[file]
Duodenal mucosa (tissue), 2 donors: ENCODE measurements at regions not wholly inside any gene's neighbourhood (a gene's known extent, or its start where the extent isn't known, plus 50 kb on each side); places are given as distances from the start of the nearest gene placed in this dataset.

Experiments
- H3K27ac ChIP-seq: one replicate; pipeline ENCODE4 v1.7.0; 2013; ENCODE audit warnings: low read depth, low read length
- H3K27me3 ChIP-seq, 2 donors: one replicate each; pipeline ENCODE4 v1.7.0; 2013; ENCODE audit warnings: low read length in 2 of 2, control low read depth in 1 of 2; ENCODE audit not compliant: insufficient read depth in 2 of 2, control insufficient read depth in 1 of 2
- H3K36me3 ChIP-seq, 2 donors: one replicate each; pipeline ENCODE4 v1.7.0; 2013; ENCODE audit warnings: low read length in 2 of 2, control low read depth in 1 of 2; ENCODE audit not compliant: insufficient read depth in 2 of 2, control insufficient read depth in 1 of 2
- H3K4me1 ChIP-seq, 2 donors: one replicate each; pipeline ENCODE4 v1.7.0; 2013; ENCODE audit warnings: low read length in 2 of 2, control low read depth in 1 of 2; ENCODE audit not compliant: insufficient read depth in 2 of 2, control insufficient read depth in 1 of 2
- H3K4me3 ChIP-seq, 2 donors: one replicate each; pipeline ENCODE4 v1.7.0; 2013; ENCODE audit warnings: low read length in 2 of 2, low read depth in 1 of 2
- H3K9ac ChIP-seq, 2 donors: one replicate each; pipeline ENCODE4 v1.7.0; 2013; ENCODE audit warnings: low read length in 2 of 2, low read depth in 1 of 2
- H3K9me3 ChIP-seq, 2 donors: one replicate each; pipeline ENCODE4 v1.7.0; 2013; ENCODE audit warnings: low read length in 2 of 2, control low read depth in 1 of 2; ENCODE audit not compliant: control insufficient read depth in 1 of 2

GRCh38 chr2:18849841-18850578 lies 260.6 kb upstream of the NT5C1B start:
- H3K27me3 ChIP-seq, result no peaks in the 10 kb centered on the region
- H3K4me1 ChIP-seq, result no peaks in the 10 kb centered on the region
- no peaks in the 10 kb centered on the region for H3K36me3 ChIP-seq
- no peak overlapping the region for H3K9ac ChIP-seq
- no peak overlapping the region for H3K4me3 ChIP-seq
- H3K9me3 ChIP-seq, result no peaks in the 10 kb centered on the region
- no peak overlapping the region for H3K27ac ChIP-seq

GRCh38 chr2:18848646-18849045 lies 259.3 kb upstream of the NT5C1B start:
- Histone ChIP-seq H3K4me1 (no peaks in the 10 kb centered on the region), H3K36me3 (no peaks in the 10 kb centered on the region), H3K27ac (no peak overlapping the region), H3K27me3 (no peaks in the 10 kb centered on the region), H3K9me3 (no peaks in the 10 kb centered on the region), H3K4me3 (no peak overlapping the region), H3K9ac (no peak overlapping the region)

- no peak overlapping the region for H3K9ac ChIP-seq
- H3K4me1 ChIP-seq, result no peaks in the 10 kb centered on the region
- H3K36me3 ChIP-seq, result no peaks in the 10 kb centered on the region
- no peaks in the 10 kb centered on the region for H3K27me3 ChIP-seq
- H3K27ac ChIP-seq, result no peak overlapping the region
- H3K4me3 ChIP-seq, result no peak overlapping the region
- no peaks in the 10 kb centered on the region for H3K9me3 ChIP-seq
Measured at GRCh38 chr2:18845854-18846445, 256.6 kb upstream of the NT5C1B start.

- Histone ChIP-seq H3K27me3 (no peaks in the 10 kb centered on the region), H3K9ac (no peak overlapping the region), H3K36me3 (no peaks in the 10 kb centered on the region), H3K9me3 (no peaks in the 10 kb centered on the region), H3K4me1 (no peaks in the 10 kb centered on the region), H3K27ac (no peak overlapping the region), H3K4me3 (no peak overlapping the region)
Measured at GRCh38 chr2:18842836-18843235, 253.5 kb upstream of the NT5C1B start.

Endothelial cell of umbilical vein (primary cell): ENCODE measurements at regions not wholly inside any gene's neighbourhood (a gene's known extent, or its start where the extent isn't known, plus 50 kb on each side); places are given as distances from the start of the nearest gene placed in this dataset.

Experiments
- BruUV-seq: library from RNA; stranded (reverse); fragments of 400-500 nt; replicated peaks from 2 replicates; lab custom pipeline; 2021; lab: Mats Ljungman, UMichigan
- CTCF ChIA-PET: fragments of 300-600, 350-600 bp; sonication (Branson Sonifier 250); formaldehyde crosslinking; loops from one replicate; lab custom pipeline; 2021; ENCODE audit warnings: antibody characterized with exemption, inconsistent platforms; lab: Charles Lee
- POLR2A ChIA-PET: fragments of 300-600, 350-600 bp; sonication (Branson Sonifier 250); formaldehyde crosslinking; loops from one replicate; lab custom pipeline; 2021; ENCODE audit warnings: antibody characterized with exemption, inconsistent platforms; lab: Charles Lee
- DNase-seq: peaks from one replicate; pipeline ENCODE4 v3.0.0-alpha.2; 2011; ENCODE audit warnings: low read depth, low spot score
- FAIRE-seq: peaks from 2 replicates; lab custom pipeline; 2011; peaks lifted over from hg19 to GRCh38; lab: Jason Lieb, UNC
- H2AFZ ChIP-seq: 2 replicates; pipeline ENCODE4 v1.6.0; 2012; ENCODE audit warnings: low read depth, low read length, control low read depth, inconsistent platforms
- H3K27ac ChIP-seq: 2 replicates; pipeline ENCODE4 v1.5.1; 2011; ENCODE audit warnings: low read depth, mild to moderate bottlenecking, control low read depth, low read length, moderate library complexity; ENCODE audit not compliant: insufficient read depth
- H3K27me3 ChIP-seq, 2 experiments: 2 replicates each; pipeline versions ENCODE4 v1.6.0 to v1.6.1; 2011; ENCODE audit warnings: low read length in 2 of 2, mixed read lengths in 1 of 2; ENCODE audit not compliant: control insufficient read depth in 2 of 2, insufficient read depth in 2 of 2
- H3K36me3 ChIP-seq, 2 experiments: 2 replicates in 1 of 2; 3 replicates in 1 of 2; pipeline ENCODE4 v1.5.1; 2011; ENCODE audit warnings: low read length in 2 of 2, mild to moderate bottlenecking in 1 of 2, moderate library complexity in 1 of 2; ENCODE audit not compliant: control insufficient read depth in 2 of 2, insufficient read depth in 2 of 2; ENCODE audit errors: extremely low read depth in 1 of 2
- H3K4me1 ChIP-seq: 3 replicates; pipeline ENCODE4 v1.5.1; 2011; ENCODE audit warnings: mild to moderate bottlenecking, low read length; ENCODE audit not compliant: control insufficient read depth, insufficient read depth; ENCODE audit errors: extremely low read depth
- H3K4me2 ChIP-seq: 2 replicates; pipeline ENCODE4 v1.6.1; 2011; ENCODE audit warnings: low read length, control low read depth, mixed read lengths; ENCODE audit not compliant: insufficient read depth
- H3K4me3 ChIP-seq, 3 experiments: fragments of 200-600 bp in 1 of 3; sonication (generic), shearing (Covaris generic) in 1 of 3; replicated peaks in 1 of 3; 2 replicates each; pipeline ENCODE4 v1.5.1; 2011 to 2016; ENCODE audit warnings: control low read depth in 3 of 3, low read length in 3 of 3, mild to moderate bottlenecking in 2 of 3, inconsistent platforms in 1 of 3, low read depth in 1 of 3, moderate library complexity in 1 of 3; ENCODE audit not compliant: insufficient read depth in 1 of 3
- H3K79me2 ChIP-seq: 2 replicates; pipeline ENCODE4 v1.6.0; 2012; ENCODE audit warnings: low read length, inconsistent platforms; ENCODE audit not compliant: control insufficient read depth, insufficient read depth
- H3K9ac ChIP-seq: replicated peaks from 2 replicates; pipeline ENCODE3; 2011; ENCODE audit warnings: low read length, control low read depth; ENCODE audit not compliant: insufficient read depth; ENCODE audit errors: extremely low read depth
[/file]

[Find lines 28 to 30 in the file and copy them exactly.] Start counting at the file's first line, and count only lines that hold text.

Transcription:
- Histone ChIP-seq H3K27me3 (no peaks in the 10 kb centered on the region), H3K9ac (no peak overlapping the region), H3K36me3 (no peaks in the 10 kb centered on the region), H3K9me3 (no peaks in the 10 kb centered on the region), H3K4me1 (no peaks in the 10 kb centered on the region), H3K27ac (no peak overlapping the region), H3K4me3 (no peak overlapping the region)
Measured at GRCh38 chr2:18842836-18843235, 253.5 kb upstream of the NT5C1B start.

Endothelial cell of umbilical vein (primary cell): ENCODE measurements at regions not wholly inside any gene's neighbourhood (a gene's known extent, or its start where the extent isn't known, plus 50 kb on each side); places are given as distances from the start of the nearest gene placed in this dataset.